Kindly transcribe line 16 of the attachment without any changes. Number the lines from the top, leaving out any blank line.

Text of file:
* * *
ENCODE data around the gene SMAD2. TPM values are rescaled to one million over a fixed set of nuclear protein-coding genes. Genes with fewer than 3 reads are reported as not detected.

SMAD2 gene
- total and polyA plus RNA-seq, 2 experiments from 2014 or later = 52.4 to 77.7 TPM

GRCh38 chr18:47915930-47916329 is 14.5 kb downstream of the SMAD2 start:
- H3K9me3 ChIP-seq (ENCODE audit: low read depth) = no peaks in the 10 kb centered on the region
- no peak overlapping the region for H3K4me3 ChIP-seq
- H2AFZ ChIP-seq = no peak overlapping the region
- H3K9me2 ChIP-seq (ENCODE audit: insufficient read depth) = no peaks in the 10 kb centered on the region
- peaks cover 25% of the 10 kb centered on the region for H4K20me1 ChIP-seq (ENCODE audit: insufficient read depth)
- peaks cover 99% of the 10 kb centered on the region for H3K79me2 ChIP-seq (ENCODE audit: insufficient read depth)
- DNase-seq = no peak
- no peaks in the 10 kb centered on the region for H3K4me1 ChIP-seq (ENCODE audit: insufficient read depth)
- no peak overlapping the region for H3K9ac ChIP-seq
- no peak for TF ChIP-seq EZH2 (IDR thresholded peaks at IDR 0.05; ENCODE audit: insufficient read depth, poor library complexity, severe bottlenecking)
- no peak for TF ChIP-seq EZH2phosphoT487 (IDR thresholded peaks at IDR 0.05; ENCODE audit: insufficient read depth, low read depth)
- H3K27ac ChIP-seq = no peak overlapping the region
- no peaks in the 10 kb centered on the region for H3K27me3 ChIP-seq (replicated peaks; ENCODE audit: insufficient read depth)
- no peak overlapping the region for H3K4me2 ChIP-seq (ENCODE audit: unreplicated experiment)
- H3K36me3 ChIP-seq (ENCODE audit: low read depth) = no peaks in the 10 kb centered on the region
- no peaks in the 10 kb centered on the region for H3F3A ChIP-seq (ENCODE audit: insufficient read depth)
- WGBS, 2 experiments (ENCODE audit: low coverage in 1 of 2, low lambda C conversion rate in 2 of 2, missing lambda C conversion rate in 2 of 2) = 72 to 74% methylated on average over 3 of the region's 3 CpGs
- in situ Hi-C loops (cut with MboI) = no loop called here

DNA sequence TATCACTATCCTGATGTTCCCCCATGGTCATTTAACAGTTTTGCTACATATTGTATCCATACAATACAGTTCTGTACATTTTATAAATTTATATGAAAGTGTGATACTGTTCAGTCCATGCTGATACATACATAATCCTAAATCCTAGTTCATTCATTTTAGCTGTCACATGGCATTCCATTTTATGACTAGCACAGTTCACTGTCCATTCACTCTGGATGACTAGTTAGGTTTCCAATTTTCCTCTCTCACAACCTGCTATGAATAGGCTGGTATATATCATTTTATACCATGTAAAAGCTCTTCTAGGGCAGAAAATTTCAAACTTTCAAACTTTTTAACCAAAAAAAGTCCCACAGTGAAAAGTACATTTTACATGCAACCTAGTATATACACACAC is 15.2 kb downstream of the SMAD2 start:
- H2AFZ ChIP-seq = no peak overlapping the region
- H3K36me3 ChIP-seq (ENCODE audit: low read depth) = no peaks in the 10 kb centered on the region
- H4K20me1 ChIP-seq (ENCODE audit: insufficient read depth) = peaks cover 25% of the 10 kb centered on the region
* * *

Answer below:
- H3K27ac ChIP-seq = no peak overlapping the region